The Be’er Moshe (Vol. 8, 134) writes that it is permitted to braid challos on yom tov because no meaningful shape is made. He writes, however, that making a challah in the shape of a ladder or key would not be permitted on yom tov. The Chayei Adam (92:3) likewise rules that one cannot fashion challos on yom tov into meaningful shapes such as a bird, whether one shapes the dough by hand or uses a mold. (One of my relatives tries to shape her challah into different shapes corresponding with that week’s parashah or holiday. Her family would argue that none of her challos ever come out in a meaningful shape.) Based on this distinction between meaningful and non-meaningful shapes, the Be’er Moshe writes that it is permitted to shape kneidlach or gefilte fish into round balls. Likewise, it is permitted to use a scooper to make perfectly round balls of tuna, fruit, or ice cream (Laws of Yom Tov, page 156).
This same issue applies also to decorated birthday cakes. Birthday cakes are often decorated with squiggly lines around the edges or crisscross lines on the top. On Shabbos, it is permitted to cut through those lines, since they are not meaningful. One may not, however, cut through meaningful pictures such as roses or trees. So, too, one should not cut through letters written with icing on the cake. (This is the generally accepted custom; see M.B. 340:16–17). But, the Mishnah Berurah writes, one may bite into these letters or designs without cutting them first. He also rules leniently regarding cutting a cookie that has words engraved in it (e.g., a tea biscuit) or cutting a cookie that itself has a meaningful shape (e.g., a gingerbread man).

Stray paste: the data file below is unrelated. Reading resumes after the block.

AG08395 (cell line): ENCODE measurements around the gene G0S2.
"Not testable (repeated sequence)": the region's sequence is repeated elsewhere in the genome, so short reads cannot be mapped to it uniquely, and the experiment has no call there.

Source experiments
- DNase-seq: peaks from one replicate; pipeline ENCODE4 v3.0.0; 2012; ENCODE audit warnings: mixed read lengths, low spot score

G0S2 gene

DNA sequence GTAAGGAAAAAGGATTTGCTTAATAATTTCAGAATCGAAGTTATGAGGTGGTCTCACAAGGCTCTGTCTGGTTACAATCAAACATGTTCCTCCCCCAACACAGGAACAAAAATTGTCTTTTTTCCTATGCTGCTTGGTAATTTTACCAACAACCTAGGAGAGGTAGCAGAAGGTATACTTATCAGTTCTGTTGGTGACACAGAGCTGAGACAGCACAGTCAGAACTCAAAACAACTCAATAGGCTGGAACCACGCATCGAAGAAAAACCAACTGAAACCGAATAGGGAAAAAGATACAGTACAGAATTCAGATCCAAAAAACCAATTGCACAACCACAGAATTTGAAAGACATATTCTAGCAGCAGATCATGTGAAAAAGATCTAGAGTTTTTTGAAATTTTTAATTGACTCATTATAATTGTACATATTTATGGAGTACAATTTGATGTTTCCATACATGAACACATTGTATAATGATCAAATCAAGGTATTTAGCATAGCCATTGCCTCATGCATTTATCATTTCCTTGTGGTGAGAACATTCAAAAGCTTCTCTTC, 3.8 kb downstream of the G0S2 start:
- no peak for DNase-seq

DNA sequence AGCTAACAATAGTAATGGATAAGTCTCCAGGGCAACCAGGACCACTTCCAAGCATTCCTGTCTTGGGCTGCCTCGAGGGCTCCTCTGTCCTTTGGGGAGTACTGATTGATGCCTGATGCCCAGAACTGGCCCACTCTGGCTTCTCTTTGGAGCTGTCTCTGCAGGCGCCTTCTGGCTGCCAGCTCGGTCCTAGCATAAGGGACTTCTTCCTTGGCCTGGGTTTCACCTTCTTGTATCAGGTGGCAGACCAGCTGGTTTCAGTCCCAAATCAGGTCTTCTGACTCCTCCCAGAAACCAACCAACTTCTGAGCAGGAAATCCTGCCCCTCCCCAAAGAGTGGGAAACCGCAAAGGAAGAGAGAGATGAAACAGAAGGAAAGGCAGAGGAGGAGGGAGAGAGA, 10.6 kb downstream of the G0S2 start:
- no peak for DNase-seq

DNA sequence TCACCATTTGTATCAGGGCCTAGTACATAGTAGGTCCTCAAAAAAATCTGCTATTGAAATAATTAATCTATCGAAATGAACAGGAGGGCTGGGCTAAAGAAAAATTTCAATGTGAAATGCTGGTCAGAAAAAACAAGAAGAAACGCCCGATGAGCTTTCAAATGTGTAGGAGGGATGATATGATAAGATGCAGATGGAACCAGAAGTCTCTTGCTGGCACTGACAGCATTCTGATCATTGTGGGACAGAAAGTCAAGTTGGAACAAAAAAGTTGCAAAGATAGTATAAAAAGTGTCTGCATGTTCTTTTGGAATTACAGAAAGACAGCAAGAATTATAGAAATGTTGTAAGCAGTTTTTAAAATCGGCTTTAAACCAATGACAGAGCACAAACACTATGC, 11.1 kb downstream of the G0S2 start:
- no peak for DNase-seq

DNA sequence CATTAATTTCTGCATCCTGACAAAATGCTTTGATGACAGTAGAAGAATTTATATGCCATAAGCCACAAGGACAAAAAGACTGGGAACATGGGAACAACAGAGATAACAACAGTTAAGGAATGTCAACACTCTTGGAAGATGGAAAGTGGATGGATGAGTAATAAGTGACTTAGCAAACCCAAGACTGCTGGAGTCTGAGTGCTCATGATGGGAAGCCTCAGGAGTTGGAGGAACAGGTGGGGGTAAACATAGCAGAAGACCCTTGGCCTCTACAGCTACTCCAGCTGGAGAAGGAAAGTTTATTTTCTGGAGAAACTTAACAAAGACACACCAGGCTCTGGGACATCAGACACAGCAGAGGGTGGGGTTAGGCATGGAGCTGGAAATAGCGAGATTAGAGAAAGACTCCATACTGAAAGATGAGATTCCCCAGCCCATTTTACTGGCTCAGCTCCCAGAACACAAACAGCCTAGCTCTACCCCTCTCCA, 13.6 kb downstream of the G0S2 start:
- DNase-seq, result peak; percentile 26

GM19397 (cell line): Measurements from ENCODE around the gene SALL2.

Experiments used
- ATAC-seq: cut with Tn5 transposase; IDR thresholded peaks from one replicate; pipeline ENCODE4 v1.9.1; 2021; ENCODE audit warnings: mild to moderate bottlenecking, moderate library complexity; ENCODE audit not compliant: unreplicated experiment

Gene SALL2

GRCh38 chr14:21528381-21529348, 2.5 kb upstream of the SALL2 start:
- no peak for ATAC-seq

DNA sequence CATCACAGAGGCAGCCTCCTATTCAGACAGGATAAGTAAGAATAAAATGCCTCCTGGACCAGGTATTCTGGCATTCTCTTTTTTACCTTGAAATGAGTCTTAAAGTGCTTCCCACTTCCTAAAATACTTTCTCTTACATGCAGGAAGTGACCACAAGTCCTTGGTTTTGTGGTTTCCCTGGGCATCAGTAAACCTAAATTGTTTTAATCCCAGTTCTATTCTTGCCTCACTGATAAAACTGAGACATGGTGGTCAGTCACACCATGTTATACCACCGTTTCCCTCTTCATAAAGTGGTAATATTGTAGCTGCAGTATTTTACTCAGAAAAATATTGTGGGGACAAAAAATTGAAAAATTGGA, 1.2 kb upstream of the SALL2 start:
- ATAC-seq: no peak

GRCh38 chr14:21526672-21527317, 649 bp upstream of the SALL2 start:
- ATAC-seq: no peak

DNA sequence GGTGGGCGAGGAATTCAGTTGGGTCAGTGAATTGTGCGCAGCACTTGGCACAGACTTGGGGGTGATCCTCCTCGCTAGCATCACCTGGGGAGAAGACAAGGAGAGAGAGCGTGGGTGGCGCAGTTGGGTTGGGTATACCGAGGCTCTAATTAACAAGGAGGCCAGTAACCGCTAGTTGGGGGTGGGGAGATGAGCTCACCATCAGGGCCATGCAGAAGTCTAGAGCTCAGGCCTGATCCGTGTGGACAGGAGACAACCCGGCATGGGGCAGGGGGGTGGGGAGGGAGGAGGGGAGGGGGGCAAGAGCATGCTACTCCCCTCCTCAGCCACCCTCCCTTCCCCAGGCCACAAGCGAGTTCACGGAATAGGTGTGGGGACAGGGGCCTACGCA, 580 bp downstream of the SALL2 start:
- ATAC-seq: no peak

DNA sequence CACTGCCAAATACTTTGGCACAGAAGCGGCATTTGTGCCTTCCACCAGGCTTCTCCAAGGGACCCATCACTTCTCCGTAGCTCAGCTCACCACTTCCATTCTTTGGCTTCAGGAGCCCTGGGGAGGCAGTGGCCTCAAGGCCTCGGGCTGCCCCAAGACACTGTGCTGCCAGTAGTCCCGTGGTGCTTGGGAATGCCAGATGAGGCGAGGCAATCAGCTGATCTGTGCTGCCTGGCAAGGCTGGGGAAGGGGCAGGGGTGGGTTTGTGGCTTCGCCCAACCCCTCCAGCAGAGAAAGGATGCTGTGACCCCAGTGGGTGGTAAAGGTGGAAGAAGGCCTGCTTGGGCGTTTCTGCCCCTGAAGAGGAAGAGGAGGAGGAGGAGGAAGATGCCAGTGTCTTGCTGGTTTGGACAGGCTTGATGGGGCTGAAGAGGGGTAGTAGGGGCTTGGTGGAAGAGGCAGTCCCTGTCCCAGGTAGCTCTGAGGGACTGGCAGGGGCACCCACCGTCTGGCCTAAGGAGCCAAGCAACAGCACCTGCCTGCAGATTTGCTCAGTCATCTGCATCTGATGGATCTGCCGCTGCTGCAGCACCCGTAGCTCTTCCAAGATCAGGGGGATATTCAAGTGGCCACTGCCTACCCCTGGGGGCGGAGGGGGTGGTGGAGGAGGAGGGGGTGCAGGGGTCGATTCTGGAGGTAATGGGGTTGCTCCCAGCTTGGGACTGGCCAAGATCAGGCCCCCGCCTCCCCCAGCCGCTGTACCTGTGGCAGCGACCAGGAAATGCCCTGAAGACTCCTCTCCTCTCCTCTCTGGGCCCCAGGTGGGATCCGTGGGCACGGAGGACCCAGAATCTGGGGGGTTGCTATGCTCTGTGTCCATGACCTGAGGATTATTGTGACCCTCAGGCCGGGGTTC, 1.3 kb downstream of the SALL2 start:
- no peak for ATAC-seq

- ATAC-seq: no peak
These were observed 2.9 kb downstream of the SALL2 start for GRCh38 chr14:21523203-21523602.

Rav Shlomo Zalman, zt’l, offers an interesting distinction as to why one may not write letters on a cake on Shabbos, but one may bite into those very same letters. Generally, the prohibition of erasing applies wherever the prohibition of writing applies. Here, however, one who writes the letters on the cake is interested in those letters. One who eats the cake is only interested in eating and couldn’t care less if the letters were there or not. Therefore, the act of eating the cake is qualified as eating and not erasing.
When I was in Eretz Yisrael, I went to purchase a birthday cake from Angel’s bakery, which was under the hashgachah of the Badatz Eidah HaChareidis of Yerushalayim. When I asked them to write “Happy Birthday” on the cake, they told me that their hashgachah does not allow them to do any writing on cake. They instead showed me plastic pieces that said “Happy Birthday” that I could place on top. v
Rabbi Avrohom Sebrow leads a daf yomi chaburah at Eitz Chayim of Dogwood Park in West Hempstead and is a rebbi at Mesivta Kesser Yisroel of Willowbrook. He can be contacted at ASebrow@gmail.com.